The event has grown to include more than one billion people in 144 nations, according to the Earth Day Network, making it the largest civic observance in the world. Earth Day 2016 was chosen for the signing of the Paris Climate Agreement. 

Los Angeles Times writer Philip Fradkin dismissed the original Earth Day movement in a June 29, 1970 editorial, stating that “this year’s concern over environmental issues at the citizen level will not be matched by enacting legislation.”

A key amendment to the 1963 Clean Air Act was passed later that year. The momentum built by the movement led to passage of the Federal Water Pollution Control Act of 1972, the Marine Mammal Protection Act of 1972, and the Endangered Species Act of 1973.

“We’re at a point in time where climate change is accelerating and pollution levels are climbing,” Topanga Watershed Committee Chair Carrie Carrier said. “The personal and policy choices we make now will determine whether or not we can avert serious, imminent effects from our fossil fuel-enabled economy and our dependence on agrichemicals and other environmental toxins.

“Making matters worse, we are now confronted by an Administration that is overtly hostile to environmentally protective policies. In response, we must redouble our local legislative efforts and personal actions to offset the adverse changes we are seeing at the federal level.”

Carrier, who has fought against the use of toxic pesticides in the canyon, describes it as a moral imperative. 

“You simply cannot have a healthy society without a clean Earth,” she said. “Earth Day forces us to take a step back and examine the relationship between our actions and their consequences.” 

Topanga residents embraced the concept of Earth Day from the beginning. The Topanga Earth Day Festival was held annually for 14 years, from 1999 to 2014. The annual two-day festival has been described as embodying the Earth Day idea.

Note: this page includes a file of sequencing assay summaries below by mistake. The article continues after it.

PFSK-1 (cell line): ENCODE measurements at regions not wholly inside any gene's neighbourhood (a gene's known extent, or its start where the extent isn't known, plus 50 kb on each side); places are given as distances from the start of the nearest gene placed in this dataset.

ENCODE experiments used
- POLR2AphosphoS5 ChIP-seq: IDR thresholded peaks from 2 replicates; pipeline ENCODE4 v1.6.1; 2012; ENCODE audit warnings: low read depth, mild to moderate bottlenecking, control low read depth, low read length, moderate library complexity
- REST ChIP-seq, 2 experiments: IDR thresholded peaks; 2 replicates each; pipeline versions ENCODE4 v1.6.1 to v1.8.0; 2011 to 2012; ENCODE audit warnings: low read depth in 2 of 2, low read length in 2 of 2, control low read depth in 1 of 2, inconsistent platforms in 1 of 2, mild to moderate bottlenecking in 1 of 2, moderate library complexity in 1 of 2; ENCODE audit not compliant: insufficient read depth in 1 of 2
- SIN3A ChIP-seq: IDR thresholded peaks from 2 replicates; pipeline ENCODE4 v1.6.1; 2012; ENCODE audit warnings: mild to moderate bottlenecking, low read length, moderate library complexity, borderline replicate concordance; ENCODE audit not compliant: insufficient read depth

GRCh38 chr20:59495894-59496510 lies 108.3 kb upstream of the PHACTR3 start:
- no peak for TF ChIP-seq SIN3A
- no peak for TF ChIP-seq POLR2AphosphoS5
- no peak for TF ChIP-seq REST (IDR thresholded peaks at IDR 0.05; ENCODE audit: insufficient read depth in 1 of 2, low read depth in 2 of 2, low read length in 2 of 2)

This year, the Messenger Mountain News’ Bonnie Morgan, together with the Topanga Film Institute, is beginning a new Earth Day tradition for Topanga children, Kidz Earth Day will feature Kidzmusic artists Rhythm Child, Dave Kinnoin, Peter Alsop, Dan Crow, Steven Michael Schwartz, Hap Palmer and Katherine Dines, local youth bands, dancers, puppetry and food.

The weekend event takes place April 22 and 23, at Rosewood in Topanga, 1111 N. Topanga Canyon Blvd., 10 a.m.-6 p.m. 

It is just one of numerous Earth Day observances in the area. Other nearby Earth Day activities include:

Thousand Oaks Arbor Earth Day— Saturday, April 8, 10 a.m. to 3 p.m. at Thousand Oaks Community Park, 2525 N. Moorpark Rd., Thousand Oaks, CA.

Pepperdine Earth Day Fair—Wednesday, April 12, 11 a.m. to 2 p.m. Oceanographer Sylvia Earle, National Geographic Society Explorer-in-Residence, will speak at 7 p.m., Elkins Auditorium, Malibu campus.

Calabasas Earth Day—Saturday, April 15, 2 p.m. to 5 p.m., Calabasas Park at the Las Virgenes Creek site on Agoura Rd. (behind the Starbucks at 26531 Agoura Road) in Calabasas.


Suzanne Guldimann

Suzanne Guldimann is an author, artist, and musician who lives in Malibu and loves the Santa Monica Mountains. She has worked as a journalist reporting on local news and issues for more than a decade, and is the author of nine books of music for the harp. Suzanne's newest book, "Life in Malibu", explores local history and nature. She can be reached at